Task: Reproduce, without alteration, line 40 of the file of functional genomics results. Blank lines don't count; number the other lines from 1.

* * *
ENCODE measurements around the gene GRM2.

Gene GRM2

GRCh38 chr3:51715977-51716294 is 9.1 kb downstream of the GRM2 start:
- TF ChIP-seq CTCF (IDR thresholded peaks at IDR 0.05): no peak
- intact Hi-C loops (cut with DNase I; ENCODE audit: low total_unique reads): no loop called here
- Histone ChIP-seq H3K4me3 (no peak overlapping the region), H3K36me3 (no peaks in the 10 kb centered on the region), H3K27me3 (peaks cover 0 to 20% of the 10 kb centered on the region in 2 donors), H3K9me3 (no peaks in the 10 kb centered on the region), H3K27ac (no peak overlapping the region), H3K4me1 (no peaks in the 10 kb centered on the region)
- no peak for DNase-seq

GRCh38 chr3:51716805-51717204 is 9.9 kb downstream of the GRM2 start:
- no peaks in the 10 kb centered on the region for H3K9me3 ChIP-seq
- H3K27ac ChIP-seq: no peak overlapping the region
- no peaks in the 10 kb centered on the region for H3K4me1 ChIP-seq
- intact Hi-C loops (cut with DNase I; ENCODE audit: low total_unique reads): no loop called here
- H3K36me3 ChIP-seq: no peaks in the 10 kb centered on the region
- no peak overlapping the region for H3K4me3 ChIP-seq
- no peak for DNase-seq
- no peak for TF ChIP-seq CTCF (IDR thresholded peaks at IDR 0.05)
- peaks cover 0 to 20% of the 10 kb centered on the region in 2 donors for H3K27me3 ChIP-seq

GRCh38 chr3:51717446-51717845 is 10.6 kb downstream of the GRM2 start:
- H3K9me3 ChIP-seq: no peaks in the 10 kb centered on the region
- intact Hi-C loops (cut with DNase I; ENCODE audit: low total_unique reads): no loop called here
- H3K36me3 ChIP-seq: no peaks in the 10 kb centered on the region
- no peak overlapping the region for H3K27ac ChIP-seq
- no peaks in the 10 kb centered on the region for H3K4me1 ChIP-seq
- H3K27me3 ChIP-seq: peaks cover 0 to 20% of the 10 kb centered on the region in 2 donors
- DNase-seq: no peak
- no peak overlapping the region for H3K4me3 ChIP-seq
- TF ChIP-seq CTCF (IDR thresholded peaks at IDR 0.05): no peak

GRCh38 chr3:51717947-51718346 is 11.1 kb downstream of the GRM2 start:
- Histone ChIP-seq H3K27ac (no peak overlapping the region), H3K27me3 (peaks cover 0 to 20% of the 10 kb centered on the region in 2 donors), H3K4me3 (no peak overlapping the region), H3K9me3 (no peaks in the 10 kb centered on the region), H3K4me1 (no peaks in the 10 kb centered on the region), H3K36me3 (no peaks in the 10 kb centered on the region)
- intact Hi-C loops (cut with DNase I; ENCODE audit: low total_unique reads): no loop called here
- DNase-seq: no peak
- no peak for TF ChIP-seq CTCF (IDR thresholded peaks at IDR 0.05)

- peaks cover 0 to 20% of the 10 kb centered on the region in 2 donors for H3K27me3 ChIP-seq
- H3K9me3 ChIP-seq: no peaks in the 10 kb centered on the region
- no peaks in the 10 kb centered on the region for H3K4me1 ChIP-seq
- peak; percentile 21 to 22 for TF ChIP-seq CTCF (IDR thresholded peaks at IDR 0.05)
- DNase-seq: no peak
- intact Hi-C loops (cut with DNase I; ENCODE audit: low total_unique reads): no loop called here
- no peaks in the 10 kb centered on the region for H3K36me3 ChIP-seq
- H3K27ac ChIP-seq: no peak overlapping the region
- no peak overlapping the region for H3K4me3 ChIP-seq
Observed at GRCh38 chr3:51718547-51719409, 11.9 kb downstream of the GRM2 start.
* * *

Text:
- H3K27ac ChIP-seq: no peak overlapping the region